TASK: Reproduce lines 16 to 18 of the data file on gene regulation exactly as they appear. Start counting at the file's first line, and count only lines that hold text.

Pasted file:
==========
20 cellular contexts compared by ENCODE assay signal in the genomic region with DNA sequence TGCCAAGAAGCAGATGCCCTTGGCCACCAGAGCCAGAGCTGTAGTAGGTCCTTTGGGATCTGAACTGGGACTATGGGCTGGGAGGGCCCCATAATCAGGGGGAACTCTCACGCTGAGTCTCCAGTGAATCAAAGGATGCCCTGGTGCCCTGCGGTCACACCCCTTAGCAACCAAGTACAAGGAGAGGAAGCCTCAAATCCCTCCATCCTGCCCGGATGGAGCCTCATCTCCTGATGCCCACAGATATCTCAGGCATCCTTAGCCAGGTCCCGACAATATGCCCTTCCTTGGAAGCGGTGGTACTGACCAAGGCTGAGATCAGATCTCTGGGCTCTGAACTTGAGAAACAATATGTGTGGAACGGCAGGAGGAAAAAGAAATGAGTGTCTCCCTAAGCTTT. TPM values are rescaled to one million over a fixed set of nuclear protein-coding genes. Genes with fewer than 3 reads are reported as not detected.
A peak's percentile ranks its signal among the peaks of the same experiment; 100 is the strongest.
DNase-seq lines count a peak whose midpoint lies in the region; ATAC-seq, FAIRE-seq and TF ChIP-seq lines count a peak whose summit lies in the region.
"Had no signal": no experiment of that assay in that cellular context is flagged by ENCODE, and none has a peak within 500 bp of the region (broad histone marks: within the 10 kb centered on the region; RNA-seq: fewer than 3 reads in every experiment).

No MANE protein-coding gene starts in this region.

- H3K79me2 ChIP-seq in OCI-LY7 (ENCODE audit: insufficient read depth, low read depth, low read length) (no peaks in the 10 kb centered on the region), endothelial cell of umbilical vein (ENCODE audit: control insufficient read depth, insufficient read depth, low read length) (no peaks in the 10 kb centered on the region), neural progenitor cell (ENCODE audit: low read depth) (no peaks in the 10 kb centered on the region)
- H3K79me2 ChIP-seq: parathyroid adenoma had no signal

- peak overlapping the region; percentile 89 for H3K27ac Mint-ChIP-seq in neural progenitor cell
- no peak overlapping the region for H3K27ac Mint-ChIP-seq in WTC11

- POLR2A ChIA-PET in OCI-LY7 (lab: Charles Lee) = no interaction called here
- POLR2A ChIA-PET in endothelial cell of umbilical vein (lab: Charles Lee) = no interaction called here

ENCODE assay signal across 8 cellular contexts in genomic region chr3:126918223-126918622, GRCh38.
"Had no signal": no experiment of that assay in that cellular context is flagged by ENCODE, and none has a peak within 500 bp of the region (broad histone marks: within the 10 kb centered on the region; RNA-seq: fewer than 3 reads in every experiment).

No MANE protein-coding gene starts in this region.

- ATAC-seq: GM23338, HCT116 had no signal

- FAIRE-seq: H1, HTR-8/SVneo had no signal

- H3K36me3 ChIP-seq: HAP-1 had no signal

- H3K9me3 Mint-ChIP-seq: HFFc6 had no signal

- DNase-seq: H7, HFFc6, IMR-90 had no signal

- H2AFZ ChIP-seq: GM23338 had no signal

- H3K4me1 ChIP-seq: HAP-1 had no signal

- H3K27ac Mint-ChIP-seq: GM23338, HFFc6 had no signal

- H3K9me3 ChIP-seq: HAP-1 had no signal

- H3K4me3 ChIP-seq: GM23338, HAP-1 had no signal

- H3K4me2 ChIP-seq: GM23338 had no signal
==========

- FAIRE-seq: H1, HTR-8/SVneo had no signal

- H3K36me3 ChIP-seq: HAP-1 had no signal

- H3K9me3 Mint-ChIP-seq: HFFc6 had no signal